A taste of punk rock at Burger Boogaloo

Tyler Allen/Staff

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Where else could you go on a Fourth of July weekend to see a punk singer burn the American flag and the Black Lips play in front of a giant inflatable vagina on a stage labeled “Flesh Land”? If Outside Lands feels a little gourmet and Coachella a little too Instagrammed, Burger Records’ annual Bay Area festival might be just the ticket. A two-day festival, Burger Boogaloo featured 26 rock and punk bands; plenty of tattoos; and lots of good, loud noise.

The Gories took to the Flesh Land stage Saturday, gathering the biggest cheers and crowds yet, including a fan right at the front, headbanging with his skateboard against the stage — a skateboard he then proceeded to crowd surf with, attempting what can be described only as an upside-down ollie, held up by the brave crowd beneath him.

The Pandoras brought the crowd into early evening — with crashing drums, dramatic organ and shredding guitar — before Oakland’s Shannon and the Clams made its way onto the Psychoville stage. Shannon Shaw’s throaty vocals and the sweetness of the ballads were an apt pairing, well received by an enthusiastic crowd.

By Saturday’s end, the Mummies had finally been resurrected. After two surprise laps on motorbikes around the Flesh Land stage’s crowd, the band members took the stage dressed fully in toilet-paper costumes, trailing bits of themselves as they stomped and sang their way around the stage.

When walking through the festival gates Sunday, Australian band Gooch Palms delivered what might be the best punk to come out of the world’s biggest island in a long time. Further inspection found guitarist Leroy Macqueen and drummer Kat Friend dressed in matching black Converse and his-and-hers outfits: red feathers, a T-shirt and black shorts for her, and underwear and a sports bra for him.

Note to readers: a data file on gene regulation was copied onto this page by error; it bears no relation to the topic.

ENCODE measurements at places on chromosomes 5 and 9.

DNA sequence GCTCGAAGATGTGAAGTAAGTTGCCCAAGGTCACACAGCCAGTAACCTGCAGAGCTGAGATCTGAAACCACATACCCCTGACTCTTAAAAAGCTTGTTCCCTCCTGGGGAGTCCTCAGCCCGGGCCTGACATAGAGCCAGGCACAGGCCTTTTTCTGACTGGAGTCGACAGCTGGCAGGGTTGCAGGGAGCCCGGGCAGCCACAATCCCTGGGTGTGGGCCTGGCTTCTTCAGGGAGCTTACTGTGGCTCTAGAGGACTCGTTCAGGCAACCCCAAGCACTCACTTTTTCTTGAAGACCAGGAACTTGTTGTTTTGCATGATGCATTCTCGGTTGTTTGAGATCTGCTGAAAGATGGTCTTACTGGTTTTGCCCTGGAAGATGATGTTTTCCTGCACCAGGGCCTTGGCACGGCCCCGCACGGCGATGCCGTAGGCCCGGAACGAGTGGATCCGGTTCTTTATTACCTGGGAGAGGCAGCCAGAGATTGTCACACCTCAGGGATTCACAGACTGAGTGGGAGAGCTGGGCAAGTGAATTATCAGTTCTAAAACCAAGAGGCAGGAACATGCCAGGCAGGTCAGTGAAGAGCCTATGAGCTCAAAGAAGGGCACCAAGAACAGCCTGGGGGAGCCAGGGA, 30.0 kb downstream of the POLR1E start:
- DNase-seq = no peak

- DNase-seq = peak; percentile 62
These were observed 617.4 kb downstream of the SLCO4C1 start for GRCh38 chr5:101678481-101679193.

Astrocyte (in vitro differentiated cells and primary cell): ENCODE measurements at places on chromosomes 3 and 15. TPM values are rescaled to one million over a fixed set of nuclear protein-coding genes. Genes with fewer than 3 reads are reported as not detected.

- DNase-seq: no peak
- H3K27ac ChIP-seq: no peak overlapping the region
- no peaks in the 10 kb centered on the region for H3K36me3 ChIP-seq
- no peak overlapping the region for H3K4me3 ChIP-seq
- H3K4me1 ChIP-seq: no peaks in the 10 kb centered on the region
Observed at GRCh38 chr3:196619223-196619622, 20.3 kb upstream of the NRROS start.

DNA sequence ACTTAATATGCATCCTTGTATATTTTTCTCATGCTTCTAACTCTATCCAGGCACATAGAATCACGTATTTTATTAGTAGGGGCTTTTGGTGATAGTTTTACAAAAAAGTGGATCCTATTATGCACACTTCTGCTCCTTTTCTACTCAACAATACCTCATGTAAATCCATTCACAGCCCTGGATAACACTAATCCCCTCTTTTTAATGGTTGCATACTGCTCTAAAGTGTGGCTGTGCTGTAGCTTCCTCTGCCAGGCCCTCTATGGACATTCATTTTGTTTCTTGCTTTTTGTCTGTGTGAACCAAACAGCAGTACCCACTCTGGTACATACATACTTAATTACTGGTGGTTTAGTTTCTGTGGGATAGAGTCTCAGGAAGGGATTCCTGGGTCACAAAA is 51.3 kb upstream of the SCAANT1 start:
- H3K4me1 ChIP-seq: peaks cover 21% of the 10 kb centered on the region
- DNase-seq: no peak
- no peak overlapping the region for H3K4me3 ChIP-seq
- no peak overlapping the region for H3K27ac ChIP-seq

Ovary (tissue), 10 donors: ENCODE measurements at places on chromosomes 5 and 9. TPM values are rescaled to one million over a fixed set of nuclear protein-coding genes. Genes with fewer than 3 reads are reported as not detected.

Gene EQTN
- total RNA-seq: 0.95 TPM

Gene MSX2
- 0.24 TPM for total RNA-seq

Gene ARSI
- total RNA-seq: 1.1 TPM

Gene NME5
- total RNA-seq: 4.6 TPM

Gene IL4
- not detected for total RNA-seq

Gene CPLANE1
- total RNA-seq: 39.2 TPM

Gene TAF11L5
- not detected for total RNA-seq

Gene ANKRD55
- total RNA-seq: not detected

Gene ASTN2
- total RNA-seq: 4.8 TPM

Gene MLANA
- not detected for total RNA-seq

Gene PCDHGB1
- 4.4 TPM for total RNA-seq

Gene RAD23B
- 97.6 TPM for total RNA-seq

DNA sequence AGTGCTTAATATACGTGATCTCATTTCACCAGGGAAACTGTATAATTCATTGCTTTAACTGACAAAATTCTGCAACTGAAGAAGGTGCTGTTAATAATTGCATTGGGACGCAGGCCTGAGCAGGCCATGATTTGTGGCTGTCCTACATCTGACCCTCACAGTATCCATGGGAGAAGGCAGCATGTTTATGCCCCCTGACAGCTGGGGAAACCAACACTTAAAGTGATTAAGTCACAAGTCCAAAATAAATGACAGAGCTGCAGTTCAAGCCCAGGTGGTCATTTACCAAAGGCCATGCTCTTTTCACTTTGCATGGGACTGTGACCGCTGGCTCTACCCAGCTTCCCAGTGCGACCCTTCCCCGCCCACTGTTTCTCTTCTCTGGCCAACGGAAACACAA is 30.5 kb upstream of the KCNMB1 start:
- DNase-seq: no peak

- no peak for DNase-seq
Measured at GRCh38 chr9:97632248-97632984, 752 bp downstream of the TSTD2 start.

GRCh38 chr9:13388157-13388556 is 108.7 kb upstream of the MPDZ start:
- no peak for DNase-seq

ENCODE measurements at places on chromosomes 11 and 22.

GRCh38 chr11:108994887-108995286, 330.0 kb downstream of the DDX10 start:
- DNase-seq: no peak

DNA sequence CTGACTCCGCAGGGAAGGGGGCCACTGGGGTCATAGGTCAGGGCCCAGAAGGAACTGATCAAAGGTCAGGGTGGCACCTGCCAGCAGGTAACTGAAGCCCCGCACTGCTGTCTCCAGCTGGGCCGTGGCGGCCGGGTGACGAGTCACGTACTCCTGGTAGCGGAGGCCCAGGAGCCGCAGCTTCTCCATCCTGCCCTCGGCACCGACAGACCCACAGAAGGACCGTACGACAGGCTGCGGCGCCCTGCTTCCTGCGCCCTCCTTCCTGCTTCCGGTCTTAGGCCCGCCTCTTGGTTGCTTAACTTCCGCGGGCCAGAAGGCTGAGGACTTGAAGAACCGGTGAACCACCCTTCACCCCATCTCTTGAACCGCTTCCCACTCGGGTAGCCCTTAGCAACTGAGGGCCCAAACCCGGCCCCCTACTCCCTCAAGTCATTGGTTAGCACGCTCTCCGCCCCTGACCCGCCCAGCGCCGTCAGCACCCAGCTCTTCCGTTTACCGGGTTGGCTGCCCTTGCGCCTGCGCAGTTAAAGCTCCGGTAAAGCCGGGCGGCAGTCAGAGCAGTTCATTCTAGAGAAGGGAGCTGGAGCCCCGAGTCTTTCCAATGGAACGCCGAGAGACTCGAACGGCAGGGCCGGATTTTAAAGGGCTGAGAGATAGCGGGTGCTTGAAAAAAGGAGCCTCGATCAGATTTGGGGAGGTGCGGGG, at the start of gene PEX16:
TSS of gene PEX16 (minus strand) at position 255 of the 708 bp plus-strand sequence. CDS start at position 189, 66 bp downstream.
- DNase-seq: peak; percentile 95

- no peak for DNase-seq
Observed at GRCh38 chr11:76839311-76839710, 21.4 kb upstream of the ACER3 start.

There’s no better way to spend a holiday weekend than listening to Sneaky Pinks’ singer Nobunny yell lyrics such as, “Kill! Kill! Die! Die!” and “I love Satan! I love Satan!” on the Flesh Land stage. After the band’s drummer mooned the crowd, Nobunny burned the entire American flag onstage as a final act.

“Now that’s punk rock,” said a man in the crowd leaving after the set.

On the same stage, Jonathan Richman performed one of the most mellow sets yet to a standing ovation before King Khan & BBQ Show arrived in all its costumed glory, adding some visual drama to the rock festival with the band members’ matching black leather masks and King Khan’s gold cape.

Back at the Psychoville stage, Ty Segall’s band, Fuzz, brought a raw, textured breath of fresh air to the festival with its long jams and powerful guitar. With Segall’s drumming and Charlie Moothart’s haunting guitar, it’s no wonder the stage creaked and shook with the enthusiasm of fans, making Fuzz’s set by far the dustiest and rowdiest of the Psychoville stage performers.

Introduced by festival host John Waters as being on “the same dirty page of show business” as he is, Black Lips on the Flesh Land stage didn’t disappoint, with dozens of rolls of toilet paper making for a tongue-in-cheek visual as the band and crowd threw them back and forth.

A 17-song run-through of the band’s discography followed, including “O Katrina!” echoing raucously around the concrete amphitheatre and “Smiling” — a reflection on an arrest, equal parts self-aware and defiant. And then “Bad Kids” — as raw, rebellious, satirical, life affirming and “fuck you” as it’s ever been.

But even a band whose image is built on resisting authority isn’t immune to it.

“There’s not going to be any more songs,” explained head organizer Marc Ribak at 9:30 p.m. sharp. “(Oakland Police Department) just pulled the plug.”

Music turned into chatter as the crowd swirled out of the park’s gates.

“God!” exclaimed a festival goer. “I fucking love this city!”

Contact Tyler Allen at [email protected].